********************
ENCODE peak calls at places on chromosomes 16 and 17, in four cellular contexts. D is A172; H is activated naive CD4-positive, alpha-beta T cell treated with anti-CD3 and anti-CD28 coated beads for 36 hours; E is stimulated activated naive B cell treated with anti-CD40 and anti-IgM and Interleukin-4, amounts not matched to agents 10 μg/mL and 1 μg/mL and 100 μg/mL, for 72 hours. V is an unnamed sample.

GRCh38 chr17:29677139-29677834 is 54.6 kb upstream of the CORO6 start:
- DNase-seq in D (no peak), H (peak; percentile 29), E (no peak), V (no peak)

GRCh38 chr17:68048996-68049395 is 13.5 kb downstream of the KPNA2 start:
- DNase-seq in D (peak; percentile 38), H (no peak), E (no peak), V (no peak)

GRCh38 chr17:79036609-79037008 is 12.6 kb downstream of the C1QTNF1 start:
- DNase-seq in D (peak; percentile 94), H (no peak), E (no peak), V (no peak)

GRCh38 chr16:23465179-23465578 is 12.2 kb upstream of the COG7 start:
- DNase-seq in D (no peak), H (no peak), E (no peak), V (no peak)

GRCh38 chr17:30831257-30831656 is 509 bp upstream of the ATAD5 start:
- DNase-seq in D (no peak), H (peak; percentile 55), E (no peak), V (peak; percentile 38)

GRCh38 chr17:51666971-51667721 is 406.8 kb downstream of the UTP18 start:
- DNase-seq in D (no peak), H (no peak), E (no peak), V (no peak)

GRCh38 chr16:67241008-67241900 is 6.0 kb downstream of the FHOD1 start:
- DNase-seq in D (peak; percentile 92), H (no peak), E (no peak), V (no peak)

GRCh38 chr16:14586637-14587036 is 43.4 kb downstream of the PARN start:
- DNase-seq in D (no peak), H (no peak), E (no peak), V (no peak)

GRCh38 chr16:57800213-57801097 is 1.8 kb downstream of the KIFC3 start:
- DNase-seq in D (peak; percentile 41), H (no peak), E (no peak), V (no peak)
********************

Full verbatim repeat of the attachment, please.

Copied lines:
ENCODE peak calls at places on chromosomes 16 and 17, in four cellular contexts. D is A172; H is activated naive CD4-positive, alpha-beta T cell treated with anti-CD3 and anti-CD28 coated beads for 36 hours; E is stimulated activated naive B cell treated with anti-CD40 and anti-IgM and Interleukin-4, amounts not matched to agents 10 μg/mL and 1 μg/mL and 100 μg/mL, for 72 hours. V is an unnamed sample.

GRCh38 chr17:29677139-29677834 is 54.6 kb upstream of the CORO6 start:
- DNase-seq in D (no peak), H (peak; percentile 29), E (no peak), V (no peak)

GRCh38 chr17:68048996-68049395 is 13.5 kb downstream of the KPNA2 start:
- DNase-seq in D (peak; percentile 38), H (no peak), E (no peak), V (no peak)

GRCh38 chr17:79036609-79037008 is 12.6 kb downstream of the C1QTNF1 start:
- DNase-seq in D (peak; percentile 94), H (no peak), E (no peak), V (no peak)

GRCh38 chr16:23465179-23465578 is 12.2 kb upstream of the COG7 start:
- DNase-seq in D (no peak), H (no peak), E (no peak), V (no peak)

GRCh38 chr17:30831257-30831656 is 509 bp upstream of the ATAD5 start:
- DNase-seq in D (no peak), H (peak; percentile 55), E (no peak), V (peak; percentile 38)

GRCh38 chr17:51666971-51667721 is 406.8 kb downstream of the UTP18 start:
- DNase-seq in D (no peak), H (no peak), E (no peak), V (no peak)

GRCh38 chr16:67241008-67241900 is 6.0 kb downstream of the FHOD1 start:
- DNase-seq in D (peak; percentile 92), H (no peak), E (no peak), V (no peak)

GRCh38 chr16:14586637-14587036 is 43.4 kb downstream of the PARN start:
- DNase-seq in D (no peak), H (no peak), E (no peak), V (no peak)

GRCh38 chr16:57800213-57801097 is 1.8 kb downstream of the KIFC3 start:
- DNase-seq in D (peak; percentile 41), H (no peak), E (no peak), V (no peak)